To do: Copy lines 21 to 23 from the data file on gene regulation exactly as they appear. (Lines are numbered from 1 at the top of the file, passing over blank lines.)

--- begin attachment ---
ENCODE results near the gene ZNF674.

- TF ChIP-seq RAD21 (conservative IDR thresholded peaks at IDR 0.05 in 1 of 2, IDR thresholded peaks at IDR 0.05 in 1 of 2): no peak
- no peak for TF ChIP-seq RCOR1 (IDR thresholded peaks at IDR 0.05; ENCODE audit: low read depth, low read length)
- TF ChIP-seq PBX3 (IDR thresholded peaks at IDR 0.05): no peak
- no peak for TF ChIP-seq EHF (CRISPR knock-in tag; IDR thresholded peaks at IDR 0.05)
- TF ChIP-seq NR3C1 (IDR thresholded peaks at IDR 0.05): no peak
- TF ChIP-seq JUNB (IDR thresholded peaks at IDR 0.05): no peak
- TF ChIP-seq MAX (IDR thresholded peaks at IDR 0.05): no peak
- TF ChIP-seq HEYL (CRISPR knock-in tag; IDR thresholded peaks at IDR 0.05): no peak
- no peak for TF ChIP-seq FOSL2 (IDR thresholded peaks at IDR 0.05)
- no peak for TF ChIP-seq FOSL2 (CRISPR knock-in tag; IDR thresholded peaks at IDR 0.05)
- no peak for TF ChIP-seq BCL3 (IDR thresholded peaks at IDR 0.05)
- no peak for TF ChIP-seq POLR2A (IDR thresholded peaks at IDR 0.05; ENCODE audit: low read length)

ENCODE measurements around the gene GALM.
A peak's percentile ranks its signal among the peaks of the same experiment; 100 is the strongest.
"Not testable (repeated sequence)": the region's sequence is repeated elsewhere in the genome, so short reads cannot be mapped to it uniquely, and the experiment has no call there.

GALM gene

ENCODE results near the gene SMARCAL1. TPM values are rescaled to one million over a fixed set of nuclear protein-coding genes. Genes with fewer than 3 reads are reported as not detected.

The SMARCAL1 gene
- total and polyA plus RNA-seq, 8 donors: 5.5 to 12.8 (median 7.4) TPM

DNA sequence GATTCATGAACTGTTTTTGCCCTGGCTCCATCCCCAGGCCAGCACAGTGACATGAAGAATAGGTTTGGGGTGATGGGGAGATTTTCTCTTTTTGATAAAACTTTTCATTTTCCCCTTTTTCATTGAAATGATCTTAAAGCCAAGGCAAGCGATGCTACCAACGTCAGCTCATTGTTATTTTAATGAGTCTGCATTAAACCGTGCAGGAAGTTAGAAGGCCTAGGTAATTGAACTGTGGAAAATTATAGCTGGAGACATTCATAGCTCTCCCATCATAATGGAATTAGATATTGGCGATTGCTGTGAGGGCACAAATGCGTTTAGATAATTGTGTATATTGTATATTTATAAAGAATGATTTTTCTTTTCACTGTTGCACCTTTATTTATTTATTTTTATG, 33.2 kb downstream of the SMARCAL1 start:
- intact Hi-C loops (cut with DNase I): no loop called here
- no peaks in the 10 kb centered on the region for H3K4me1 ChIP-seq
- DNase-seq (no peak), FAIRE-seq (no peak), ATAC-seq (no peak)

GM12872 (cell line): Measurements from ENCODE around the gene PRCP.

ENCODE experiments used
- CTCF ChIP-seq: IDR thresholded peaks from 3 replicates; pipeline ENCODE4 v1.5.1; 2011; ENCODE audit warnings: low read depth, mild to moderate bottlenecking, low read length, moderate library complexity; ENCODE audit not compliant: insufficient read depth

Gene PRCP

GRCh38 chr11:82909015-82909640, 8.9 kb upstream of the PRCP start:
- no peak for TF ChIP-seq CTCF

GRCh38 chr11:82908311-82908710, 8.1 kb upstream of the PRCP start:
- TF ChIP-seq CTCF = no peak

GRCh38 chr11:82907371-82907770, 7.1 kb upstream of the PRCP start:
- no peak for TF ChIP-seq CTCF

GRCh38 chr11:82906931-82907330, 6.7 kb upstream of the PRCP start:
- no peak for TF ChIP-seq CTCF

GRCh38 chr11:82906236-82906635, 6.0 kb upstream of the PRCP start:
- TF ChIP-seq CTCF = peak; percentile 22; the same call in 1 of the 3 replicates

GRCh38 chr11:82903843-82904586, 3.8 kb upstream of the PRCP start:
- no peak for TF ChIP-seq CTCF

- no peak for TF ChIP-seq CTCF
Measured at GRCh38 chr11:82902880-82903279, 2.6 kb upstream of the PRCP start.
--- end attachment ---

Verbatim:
DNA sequence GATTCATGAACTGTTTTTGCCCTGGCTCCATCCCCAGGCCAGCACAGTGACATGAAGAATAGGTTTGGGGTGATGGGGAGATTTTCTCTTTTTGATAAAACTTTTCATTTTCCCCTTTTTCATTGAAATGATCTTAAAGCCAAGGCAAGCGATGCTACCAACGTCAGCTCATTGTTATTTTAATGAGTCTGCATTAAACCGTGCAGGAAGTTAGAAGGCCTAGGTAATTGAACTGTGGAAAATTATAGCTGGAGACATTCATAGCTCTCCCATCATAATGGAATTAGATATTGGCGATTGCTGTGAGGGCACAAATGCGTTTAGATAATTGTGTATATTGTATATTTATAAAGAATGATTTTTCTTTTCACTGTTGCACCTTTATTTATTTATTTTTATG, 33.2 kb downstream of the SMARCAL1 start:
- intact Hi-C loops (cut with DNase I): no loop called here
- no peaks in the 10 kb centered on the region for H3K4me1 ChIP-seq